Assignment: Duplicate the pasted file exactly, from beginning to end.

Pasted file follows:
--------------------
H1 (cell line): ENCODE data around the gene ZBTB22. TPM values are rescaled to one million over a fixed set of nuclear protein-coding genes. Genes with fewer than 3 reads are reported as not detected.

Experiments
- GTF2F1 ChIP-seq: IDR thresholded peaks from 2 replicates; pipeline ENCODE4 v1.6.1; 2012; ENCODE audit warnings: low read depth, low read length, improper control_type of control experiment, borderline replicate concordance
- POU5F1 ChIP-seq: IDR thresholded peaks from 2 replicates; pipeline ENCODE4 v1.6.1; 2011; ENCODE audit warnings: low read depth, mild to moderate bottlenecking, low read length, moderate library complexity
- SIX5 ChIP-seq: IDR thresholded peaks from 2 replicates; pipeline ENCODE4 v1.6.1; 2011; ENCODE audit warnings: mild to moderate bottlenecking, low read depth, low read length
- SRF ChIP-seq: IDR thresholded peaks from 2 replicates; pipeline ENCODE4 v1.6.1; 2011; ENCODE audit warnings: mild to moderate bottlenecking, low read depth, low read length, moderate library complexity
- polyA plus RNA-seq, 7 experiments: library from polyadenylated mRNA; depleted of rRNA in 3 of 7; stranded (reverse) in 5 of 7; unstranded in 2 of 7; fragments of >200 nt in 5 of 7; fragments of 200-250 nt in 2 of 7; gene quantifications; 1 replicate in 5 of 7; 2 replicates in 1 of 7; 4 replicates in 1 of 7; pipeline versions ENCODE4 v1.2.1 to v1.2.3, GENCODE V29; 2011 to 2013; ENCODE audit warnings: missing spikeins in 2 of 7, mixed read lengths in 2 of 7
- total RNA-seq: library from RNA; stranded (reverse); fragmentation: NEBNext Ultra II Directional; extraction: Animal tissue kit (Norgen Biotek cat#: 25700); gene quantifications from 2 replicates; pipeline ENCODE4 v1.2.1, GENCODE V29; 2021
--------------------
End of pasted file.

H1 (cell line): ENCODE data around the gene ZBTB22. TPM values are rescaled to one million over a fixed set of nuclear protein-coding genes. Genes with fewer than 3 reads are reported as not detected.

Experiments
- GTF2F1 ChIP-seq: IDR thresholded peaks from 2 replicates; pipeline ENCODE4 v1.6.1; 2012; ENCODE audit warnings: low read depth, low read length, improper control_type of control experiment, borderline replicate concordance
- POU5F1 ChIP-seq: IDR thresholded peaks from 2 replicates; pipeline ENCODE4 v1.6.1; 2011; ENCODE audit warnings: low read depth, mild to moderate bottlenecking, low read length, moderate library complexity
- SIX5 ChIP-seq: IDR thresholded peaks from 2 replicates; pipeline ENCODE4 v1.6.1; 2011; ENCODE audit warnings: mild to moderate bottlenecking, low read depth, low read length
- SRF ChIP-seq: IDR thresholded peaks from 2 replicates; pipeline ENCODE4 v1.6.1; 2011; ENCODE audit warnings: mild to moderate bottlenecking, low read depth, low read length, moderate library complexity
- polyA plus RNA-seq, 7 experiments: library from polyadenylated mRNA; depleted of rRNA in 3 of 7; stranded (reverse) in 5 of 7; unstranded in 2 of 7; fragments of >200 nt in 5 of 7; fragments of 200-250 nt in 2 of 7; gene quantifications; 1 replicate in 5 of 7; 2 replicates in 1 of 7; 4 replicates in 1 of 7; pipeline versions ENCODE4 v1.2.1 to v1.2.3, GENCODE V29; 2011 to 2013; ENCODE audit warnings: missing spikeins in 2 of 7, mixed read lengths in 2 of 7
- total RNA-seq: library from RNA; stranded (reverse); fragmentation: NEBNext Ultra II Directional; extraction: Animal tissue kit (Norgen Biotek cat#: 25700); gene quantifications from 2 replicates; pipeline ENCODE4 v1.2.1, GENCODE V29; 2021